Sept. 6, 2017 – Bill Frelick is Director, Refugee Rights Program
The Trump Administration’s decision to end, in six-months, the Obama-era Deferred Action for Childhood Arrivals program that suspends deportation for children brought to the United States illegally, puts those young people on the legislative trading block. The delay is part of a move to pressure Congress to pass new legislation before DACA’s expiration on March 5, 2018.
Announced by Attorney General Jeff Session today, Trump’s delay sets up a horse trade that pits the Dreamers against legal immigrants, including legally admitted refugees, under the Trump-backed RAISE Act, which aims to cut legal permanent immigration to the United States by half over the next decade. As the price for continuing some level of protection for the Dreamers, the “grand bargain” would also throw in funding for Trump’s border wall and more immigration detention facilities.
The problem: people are not horses.
DACA has shielded more than 785,000 young people in the United States from being deported, allowing them to work, go to school, and lead lives as normal as possible short of being able to legalize their immigration status. DACA is, at best, a temporary fix, an exercise in prosecutorial discretion. Importantly, it directs the enforcers of U.S. immigration law to go after bigger fish, such as people with criminal records. But it is not a permanent solution.
Trump’s end to the program may have been forced by a threatened lawsuit from a small group of Republican state attorneys general who gave him an ultimatum to shut down DACA by September 5. But while Trump has expressed qualms about deporting Dreamers in the past, he shows his hand in his willingness to abandon these vulnerable young people for a chance to decrease numbers of legally admitted immigrants and refugees.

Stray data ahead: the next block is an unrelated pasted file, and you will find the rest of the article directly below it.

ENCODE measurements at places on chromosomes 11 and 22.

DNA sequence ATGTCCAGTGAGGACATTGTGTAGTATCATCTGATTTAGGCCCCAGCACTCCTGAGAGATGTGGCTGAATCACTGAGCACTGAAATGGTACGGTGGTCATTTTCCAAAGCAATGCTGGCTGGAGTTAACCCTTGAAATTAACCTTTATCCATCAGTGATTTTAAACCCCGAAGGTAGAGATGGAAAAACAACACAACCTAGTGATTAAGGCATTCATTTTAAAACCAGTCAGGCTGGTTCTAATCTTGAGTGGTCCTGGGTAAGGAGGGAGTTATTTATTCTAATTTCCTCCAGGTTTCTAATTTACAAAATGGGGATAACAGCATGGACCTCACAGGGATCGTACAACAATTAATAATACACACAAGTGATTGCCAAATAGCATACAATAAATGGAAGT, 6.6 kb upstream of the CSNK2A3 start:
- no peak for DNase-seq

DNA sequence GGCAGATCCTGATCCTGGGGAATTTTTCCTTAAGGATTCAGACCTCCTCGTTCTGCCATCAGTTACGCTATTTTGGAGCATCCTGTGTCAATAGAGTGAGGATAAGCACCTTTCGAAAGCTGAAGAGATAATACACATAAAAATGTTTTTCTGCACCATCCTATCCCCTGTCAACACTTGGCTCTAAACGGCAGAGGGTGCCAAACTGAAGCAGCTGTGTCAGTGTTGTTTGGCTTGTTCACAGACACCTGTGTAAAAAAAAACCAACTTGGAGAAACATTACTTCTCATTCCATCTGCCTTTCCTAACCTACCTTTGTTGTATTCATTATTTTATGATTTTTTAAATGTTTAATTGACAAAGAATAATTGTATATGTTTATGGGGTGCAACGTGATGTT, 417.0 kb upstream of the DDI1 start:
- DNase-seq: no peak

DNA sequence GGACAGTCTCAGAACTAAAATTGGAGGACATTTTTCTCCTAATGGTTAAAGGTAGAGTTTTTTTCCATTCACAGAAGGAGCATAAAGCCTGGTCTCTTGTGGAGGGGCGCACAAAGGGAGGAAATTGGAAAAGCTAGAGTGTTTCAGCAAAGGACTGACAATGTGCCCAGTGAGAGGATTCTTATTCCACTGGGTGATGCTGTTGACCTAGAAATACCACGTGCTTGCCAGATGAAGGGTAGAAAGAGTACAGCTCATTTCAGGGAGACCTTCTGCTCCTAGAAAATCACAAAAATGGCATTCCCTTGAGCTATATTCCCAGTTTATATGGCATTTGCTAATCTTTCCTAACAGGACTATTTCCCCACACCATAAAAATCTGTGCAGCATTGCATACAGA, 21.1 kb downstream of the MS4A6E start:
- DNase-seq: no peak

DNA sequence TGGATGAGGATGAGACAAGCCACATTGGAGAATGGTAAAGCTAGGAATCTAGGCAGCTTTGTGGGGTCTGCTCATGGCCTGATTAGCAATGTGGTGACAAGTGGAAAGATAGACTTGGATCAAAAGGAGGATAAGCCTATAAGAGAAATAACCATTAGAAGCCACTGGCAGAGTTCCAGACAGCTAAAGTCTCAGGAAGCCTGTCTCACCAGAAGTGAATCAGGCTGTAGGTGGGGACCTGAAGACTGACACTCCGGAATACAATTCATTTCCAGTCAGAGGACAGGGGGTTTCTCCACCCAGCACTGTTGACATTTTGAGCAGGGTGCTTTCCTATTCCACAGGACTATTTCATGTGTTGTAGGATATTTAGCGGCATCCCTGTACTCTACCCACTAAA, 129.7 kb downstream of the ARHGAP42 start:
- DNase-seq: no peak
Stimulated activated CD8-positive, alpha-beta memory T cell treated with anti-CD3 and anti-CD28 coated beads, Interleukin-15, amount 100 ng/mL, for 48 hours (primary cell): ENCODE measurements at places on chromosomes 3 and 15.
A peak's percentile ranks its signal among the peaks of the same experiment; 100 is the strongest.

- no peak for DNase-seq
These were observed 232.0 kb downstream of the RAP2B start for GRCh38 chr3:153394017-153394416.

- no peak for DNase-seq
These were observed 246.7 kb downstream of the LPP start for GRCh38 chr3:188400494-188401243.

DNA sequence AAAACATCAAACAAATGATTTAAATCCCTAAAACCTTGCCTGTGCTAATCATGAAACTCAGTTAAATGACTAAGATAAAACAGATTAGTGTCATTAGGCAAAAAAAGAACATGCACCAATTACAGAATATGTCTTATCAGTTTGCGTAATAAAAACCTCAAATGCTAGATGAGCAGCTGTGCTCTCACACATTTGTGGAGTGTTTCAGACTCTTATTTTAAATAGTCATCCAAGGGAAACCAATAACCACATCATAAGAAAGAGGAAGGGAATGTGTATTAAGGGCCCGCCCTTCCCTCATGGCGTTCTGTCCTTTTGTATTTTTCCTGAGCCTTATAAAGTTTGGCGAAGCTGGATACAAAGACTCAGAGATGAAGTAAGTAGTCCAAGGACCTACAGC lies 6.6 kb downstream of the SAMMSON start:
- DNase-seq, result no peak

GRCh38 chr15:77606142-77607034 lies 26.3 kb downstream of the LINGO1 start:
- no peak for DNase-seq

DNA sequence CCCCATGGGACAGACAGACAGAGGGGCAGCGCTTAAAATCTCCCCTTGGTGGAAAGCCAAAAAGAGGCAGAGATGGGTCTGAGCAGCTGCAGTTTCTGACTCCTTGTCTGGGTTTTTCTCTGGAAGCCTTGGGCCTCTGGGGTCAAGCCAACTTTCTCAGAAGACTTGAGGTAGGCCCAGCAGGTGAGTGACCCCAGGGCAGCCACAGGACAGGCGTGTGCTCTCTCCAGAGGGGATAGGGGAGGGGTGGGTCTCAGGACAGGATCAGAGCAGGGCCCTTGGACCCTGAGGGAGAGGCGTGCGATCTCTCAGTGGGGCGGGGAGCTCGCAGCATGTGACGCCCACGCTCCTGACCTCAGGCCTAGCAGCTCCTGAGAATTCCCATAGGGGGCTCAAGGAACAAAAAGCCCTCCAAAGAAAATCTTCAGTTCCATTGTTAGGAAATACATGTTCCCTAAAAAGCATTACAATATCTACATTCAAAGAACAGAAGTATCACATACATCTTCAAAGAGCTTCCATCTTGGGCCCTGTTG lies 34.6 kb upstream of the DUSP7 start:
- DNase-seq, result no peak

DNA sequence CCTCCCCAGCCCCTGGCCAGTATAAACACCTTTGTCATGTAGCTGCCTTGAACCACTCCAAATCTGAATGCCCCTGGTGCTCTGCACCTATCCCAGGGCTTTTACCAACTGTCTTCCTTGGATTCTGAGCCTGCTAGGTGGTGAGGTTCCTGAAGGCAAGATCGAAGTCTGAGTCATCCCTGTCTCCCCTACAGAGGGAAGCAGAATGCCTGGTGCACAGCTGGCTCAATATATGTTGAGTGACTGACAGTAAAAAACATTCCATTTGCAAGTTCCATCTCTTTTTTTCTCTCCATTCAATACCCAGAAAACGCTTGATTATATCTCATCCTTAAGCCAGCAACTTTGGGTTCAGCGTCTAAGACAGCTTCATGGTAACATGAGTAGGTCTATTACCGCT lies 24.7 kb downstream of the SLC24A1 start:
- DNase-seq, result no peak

Trump’s RAISE Act would reduce the total number of legally admitted immigrants by 41 percent the first year, and by 50 percent within 10 years.
The White House announcement sets a timeline for members of Congress who want to continue some form of protection for young people and ties their fate to legislators’ willingness to cut legal immigration. Under the RAISE Act, this would be achieved mostly by curtailing family-based immigration categories, but also by capping the number of refugees admitted at 50,000 per year, a 41 percent drop from the number admitted last year. The bill would reduce the total number of legally admitted immigrants by 41 percent the first year, and by 50 percent within 10 years.
If Congress rejects Trump’s demands, it will mean an end to the temporary protection of Dreamers. The result could be mass deportations of young people who have lived most of their lives in the United States to countries where many have only the most superficial connections. Their apprehension will only be made easier by their having provided names and addresses to register with DACA.
Painfully, if the price of letting Dreamers stay is cutting legal immigration, then many families waiting for years to be united will see their hopes dashed; and the United States will provide refuge for at least 35,000 fewer people per year than it did last year, putting safe harbor further out of reach for many of the world’s refugees.
The deal holds Dreamers hostage to Trump’s budget boosts for his wastefulborder wall with Mexico along with more immigration detention facilities, where Human Rights Watch has found serious abuses. Trump’s request to Congress this year alone, for a wall estimated to cost more than $21 billion, is $1.6 billion. Since apparently Trump lacks the leverage to make Mexico pay for it, he is now exerting pressure on Congress.
Congress and the Trump Administration do need to set immigration priorities. But pitting one marginalized group against another, and using them as bargaining chips is unseemly and fundamentally dehumanizing.